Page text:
Networking is a contact sport!
With so many online social networking sites available at our finger tips, it’s not hard to fall into the trap of networking only through your keyboard.
It’s also often difficult to expand one’s network – or even foster the current one – when life is busy and it doesn’t seem such a priority……until, of course, you find yourself unemployed, or seeking that next career move, or just generally needing advice or information.
During this period of economic downturn and job loss, we see many colleagues suffer as a result of not having a network.
The official definition of ‘networking’ is to socialise for professional or personal gain. For some, this can have negative connotations.
Instead, think of networking as win/win relationships – it’s as much about what you can do for another as they might be able to do for you.
Face to face networking is strongly encouraged. Get out from behind the computer and actually speak to people. Attend conferences, dinners, events, meetings, whatever you can to meet new people and expand your knowledge of what and who is around.
Walking into a room full of strangers can in itself be incredibly daunting, and one of the key reasons why people avoid doing it. Here are a few tips to get you started:
- Write your elevator speech (a 30 second snapshot of who you are, what you do and for whom).
- Use your connections for introductions and for follow-up.
- Show genuine interest in others and listen.
- Ask for advice, not a job (or anything else you might be seeking at that time).
- Build relationships by sharing information.
- Maintain a two-way street, and keep the door open.
- Be respectful at all times.
- Say thank you when your network contact does something for you.
- Participate in as many networking groups as you can manage, preferably with some cross- over of attendees in order to build relationships.
- And remember that networking is a lifetime process. You need to keep it up.
This last tip is most critical. Too many people make the mistake of only networking when they are looking for a job, or need a sale. We’ve all likely experienced a number of inappropriate approaches via networking sites to provide recommendations for people we’ve never met, let alone worked with. Even worse is being asked to facilitate introductions to people in your own network from others you have never met, and then never hear from again. This networking behaviour does not meet the ‘win/win’ criteria.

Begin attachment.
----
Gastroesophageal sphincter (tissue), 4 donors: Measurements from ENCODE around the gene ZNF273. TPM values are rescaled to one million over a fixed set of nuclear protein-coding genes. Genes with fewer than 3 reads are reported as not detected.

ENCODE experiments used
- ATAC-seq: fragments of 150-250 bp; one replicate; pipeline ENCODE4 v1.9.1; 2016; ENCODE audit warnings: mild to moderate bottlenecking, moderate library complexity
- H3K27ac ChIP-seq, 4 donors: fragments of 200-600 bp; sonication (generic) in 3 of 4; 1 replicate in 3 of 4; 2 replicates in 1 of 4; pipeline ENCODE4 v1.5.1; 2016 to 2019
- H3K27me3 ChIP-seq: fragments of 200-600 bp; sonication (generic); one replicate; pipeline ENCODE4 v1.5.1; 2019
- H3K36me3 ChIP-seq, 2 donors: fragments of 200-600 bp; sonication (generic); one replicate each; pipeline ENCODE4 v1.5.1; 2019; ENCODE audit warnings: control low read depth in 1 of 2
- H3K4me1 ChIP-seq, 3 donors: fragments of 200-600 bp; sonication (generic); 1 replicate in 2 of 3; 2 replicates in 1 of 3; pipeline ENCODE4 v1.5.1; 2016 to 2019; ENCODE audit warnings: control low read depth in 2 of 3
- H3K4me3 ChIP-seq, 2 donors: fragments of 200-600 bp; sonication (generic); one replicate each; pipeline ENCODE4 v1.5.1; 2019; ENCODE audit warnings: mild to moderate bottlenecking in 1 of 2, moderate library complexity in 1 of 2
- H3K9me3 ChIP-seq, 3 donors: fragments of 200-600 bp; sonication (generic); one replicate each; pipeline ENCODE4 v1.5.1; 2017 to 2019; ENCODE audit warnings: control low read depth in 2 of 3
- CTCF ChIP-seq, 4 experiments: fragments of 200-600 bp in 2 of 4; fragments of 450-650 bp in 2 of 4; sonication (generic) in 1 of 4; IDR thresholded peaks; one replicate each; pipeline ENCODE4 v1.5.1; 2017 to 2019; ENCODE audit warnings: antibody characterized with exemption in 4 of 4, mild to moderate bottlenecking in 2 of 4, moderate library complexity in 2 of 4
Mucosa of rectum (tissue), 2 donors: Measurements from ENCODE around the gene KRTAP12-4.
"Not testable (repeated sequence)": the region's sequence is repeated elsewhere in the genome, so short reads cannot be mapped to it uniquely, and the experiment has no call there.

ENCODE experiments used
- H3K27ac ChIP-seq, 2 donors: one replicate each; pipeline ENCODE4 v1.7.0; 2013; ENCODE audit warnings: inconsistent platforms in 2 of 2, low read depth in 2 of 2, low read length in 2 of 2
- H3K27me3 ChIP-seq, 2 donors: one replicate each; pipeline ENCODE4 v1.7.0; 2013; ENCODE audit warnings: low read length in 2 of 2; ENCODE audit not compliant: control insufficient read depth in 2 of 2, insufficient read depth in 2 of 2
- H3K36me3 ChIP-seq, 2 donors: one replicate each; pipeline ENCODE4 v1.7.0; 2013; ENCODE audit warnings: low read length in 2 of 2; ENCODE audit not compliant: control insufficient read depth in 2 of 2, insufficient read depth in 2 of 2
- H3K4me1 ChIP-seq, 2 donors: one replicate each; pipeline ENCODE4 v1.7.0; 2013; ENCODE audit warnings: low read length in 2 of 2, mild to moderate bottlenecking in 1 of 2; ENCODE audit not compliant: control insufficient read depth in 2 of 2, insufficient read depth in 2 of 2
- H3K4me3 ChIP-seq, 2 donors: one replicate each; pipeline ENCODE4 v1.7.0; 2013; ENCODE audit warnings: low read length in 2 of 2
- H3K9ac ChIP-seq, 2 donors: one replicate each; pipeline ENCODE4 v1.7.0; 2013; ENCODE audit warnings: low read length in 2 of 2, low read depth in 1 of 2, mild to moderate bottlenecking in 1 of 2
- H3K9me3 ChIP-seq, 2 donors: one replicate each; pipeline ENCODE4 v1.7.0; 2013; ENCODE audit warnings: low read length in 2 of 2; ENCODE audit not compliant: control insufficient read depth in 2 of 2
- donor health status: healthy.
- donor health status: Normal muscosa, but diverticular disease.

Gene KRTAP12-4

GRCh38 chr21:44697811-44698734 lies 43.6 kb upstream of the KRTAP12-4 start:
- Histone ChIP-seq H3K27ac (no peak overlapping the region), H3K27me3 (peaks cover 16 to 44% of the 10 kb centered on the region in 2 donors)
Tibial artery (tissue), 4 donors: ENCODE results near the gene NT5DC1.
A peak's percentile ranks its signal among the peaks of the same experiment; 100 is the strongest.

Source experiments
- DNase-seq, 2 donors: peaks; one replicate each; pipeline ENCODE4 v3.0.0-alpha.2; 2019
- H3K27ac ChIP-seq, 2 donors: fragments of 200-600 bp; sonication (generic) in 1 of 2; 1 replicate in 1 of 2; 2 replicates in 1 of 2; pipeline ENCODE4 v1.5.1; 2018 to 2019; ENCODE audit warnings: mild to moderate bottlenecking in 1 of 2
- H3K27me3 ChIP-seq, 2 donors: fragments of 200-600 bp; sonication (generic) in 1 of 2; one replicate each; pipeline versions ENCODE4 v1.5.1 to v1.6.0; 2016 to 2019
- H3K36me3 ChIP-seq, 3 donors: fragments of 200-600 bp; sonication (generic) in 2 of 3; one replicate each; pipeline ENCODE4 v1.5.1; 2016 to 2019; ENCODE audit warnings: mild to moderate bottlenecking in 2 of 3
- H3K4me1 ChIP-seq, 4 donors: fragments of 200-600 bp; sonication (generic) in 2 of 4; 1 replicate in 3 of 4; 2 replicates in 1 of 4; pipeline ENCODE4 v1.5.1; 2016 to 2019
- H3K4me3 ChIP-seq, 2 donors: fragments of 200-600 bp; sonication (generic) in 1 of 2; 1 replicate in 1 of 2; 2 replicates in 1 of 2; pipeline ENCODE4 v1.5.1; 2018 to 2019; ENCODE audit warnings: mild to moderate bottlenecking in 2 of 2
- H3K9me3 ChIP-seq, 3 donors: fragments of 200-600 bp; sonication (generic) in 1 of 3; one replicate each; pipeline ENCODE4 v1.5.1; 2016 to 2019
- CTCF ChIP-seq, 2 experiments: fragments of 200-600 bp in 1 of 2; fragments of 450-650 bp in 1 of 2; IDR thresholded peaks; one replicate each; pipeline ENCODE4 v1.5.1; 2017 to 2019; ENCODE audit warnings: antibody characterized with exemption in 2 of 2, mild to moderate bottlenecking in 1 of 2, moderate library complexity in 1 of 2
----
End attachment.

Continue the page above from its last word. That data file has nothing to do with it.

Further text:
Above: Members of the Harrier team networking at an industry conference
Networking and maintaining your network are ongoing processes – not just for when you are an active job seeker. Some say your network = your net worth.
By always networking, you will likely discover opportunities you would not otherwise find, such as new business, jobs, education and training, idea generation, general career advice and tips.
A few other tips:
- Don’t email a request on behalf of someone and cc your network contact in. This makes it very difficult for your contact to politely decline or advise that they cannot assist. Instead, ask your network contact first if they have the time/will be able to assist or are happy to meet the other person you are seeking to connect with them.
- Don’t ask your colleague to then contact the other person. If you are seeking assistance, you should make the contact. Don’t leave it to your network colleague to do!
- When someone facilitates an introduction for you to someone in their network, ensure you take the time to thank both for whatever assistance and time they provide. This gets over looked so often and is just rude.
- Don’t ask someone to recommend you or your work if they have never met you or engaged your services. This is inappropriate on all levels.
- Similarly, do not email someone looking to utilise their network for your own gain when they’ve never met you or used your services themselves.
And finally, get out from behind the desk and start networking!